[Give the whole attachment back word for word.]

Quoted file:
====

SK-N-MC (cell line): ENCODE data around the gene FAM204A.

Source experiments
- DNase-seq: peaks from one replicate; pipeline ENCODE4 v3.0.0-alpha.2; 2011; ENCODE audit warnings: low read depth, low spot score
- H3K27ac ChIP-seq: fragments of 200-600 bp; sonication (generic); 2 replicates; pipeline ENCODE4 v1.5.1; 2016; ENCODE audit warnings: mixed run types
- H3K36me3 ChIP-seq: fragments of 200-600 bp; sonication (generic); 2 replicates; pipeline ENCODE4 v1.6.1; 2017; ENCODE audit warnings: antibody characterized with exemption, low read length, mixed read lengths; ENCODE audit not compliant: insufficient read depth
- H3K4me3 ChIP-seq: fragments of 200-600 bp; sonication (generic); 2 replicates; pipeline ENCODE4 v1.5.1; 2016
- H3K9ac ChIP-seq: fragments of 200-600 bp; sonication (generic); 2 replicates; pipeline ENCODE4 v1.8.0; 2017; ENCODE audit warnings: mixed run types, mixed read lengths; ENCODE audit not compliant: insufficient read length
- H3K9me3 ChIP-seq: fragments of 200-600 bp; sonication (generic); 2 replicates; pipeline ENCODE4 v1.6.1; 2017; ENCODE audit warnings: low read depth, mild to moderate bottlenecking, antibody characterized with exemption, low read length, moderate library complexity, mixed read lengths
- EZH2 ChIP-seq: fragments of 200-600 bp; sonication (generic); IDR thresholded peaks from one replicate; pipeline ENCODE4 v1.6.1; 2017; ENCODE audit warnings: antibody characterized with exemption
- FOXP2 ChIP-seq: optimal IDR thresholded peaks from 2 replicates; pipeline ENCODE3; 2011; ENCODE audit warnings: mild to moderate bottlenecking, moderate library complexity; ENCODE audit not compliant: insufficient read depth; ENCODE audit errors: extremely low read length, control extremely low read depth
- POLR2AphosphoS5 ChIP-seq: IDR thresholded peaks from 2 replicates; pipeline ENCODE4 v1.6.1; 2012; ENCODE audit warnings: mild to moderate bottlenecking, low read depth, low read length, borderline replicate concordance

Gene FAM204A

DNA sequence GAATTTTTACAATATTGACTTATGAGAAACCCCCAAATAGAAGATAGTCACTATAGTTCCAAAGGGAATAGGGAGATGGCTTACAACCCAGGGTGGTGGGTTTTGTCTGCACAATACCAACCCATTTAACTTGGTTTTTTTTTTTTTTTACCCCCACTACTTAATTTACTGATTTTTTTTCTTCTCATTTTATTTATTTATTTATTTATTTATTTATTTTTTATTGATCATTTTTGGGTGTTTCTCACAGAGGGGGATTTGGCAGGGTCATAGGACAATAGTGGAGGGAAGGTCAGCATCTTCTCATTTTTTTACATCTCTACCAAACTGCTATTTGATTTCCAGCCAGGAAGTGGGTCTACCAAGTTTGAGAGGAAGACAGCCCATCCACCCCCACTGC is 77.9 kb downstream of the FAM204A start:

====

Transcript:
SK-N-MC (cell line): ENCODE data around the gene FAM204A.

Source experiments
- DNase-seq: peaks from one replicate; pipeline ENCODE4 v3.0.0-alpha.2; 2011; ENCODE audit warnings: low read depth, low spot score
- H3K27ac ChIP-seq: fragments of 200-600 bp; sonication (generic); 2 replicates; pipeline ENCODE4 v1.5.1; 2016; ENCODE audit warnings: mixed run types
- H3K36me3 ChIP-seq: fragments of 200-600 bp; sonication (generic); 2 replicates; pipeline ENCODE4 v1.6.1; 2017; ENCODE audit warnings: antibody characterized with exemption, low read length, mixed read lengths; ENCODE audit not compliant: insufficient read depth
- H3K4me3 ChIP-seq: fragments of 200-600 bp; sonication (generic); 2 replicates; pipeline ENCODE4 v1.5.1; 2016
- H3K9ac ChIP-seq: fragments of 200-600 bp; sonication (generic); 2 replicates; pipeline ENCODE4 v1.8.0; 2017; ENCODE audit warnings: mixed run types, mixed read lengths; ENCODE audit not compliant: insufficient read length
- H3K9me3 ChIP-seq: fragments of 200-600 bp; sonication (generic); 2 replicates; pipeline ENCODE4 v1.6.1; 2017; ENCODE audit warnings: low read depth, mild to moderate bottlenecking, antibody characterized with exemption, low read length, moderate library complexity, mixed read lengths
- EZH2 ChIP-seq: fragments of 200-600 bp; sonication (generic); IDR thresholded peaks from one replicate; pipeline ENCODE4 v1.6.1; 2017; ENCODE audit warnings: antibody characterized with exemption
- FOXP2 ChIP-seq: optimal IDR thresholded peaks from 2 replicates; pipeline ENCODE3; 2011; ENCODE audit warnings: mild to moderate bottlenecking, moderate library complexity; ENCODE audit not compliant: insufficient read depth; ENCODE audit errors: extremely low read length, control extremely low read depth
- POLR2AphosphoS5 ChIP-seq: IDR thresholded peaks from 2 replicates; pipeline ENCODE4 v1.6.1; 2012; ENCODE audit warnings: mild to moderate bottlenecking, low read depth, low read length, borderline replicate concordance

Gene FAM204A

DNA sequence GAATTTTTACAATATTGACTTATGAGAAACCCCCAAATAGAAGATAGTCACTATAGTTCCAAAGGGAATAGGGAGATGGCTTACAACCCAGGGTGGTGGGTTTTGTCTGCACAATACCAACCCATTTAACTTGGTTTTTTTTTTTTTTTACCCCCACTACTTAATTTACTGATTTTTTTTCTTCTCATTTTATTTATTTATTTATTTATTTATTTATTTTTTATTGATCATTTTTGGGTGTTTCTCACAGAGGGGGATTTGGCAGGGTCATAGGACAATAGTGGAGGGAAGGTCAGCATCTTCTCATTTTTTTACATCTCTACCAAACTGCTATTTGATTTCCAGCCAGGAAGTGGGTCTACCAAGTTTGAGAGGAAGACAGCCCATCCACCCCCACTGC is 77.9 kb downstream of the FAM204A start: